"A television reporter and cameraman follow emergency workers into a dark apartment building and are quickly locked inside with something terrifying."
In preparation for my next podcast, I rewatched "[REC]" yesterday, started making some notes, and then realised that I had never written a review of it. So, only about 5 years too late, here's my review of "[REC]".
The first thing which I noticed was that the skinny, rabbit-toothed reporter, Ángela Vidal, was really two-faced. I think this was a very well observed piece of filmmaking and definitely a criticism of all those TV journalists who act all friendly (and a bit stupid) but are quite ruthless underneath. Ángela Vidal, played by Manuela Velasco, came across as someone who thought that she was better than everyone else, who considered that the job was beneath her, and was completely narcissistic. Apart from her sexy upper arms, I didn't like anything about her.
As far as eyecandy in the movie went, I thought that Maria Lanau who played Mari Carmen, the little girl's hysterical mother, was much better looking than Manuela Velasco. Well, she was until she got bitten anyway. Maybe it's because she reminded me slightly of uber hot Belén Rueda who is around the same age and equally well preserved.
Unfortunately, Ángela dominated this film. I don't think there were more than 5 of the 120 minutes where she wasn't on screen, and she was a very annoying character. If she wasn't acting in a controlling way or redundantly telling the cameraman to film things, she was screeching at the top of her voice. I'm glad I had subtitles and could turn the volume down.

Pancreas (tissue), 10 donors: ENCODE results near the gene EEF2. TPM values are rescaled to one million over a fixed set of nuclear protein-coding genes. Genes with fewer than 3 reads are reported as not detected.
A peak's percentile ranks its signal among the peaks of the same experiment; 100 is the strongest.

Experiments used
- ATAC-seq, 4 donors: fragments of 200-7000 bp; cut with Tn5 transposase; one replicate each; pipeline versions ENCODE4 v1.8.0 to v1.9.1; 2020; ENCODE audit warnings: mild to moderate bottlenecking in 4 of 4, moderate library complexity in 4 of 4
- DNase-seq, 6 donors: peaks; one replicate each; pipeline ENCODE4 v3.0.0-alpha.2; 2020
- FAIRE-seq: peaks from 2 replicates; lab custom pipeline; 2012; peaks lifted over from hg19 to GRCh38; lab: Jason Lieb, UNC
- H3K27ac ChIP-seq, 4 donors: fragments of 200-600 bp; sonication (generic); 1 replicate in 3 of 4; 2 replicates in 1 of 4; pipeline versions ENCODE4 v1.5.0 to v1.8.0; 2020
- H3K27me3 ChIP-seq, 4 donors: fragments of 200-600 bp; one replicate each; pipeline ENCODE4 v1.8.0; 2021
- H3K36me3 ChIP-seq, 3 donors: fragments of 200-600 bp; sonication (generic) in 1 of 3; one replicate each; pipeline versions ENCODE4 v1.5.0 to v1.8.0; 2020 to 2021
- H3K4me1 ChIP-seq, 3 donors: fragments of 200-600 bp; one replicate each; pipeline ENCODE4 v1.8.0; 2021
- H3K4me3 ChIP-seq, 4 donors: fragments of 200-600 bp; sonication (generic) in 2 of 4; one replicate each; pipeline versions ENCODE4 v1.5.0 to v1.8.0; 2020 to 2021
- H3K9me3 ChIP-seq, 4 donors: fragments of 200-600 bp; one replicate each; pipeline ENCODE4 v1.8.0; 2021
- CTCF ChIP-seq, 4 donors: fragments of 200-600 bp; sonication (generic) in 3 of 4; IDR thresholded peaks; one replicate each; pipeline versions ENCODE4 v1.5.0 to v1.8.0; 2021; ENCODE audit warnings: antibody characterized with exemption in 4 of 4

|"Eeeeh, what's up, Doc?"|
As for the story, for another faux found footage movie, it wasn't bad. I was a bit annoyed by what I would call "linear gameplay" since a lot of the characters' actions involved going backwards and forwards over the same ground just like in a "Resident Evil" game. Actually, it also reminded me of "Doom" and "Quake" in the way that it was all a lot of running through corridors, or up and down stairs, collecting an item at point A to be used at point B, and unlocking doors etc. The video game influence on "[REC]" was blatantly obvious.
Among all the outstanding gore and make-up effects, there were even a couple of jump scares which actually got me. Both involved the little girl, Jennifer, once she had turned rabid. I didn't find the atmosphere to be particularly creepy, and there wasn't any tension, but the jump scares just happened so unexpectedly that they caught me off guard.
Of course, there were several plot holes which almost spoilt my enjoyment of "[REC]" including how Max, the little girl's dog, got infected when the Portuguese girl had been locked away for years with no contact with any of the other residents of the building. The old woman who was said to have cats didn't actually have any cats roaming around her apartment either which was a huge disappointment for me.
The revelation that the rabies-like virus which was turning everyone into zombies was supernatural in origin was a bit hard to believe so I can see why "Quarantine" (2008), the American remake, left that part out. Having to use newspaper clippings and an old-fashioned tape recorder to explain why everything was happening was either an homage to "The Evil Dead" (1981) or, more likely, was something else borrowed from computer games.
Even though it had a lot of faults, I was actually quite entertained and really enjoyed rewatching "[REC]". It was nicely paced, not so obviously staged as "Quarantine", and it looked the part. Due to the subject matter, it was totally unbelievable as a "found footage" film, but I'll still rate it as average.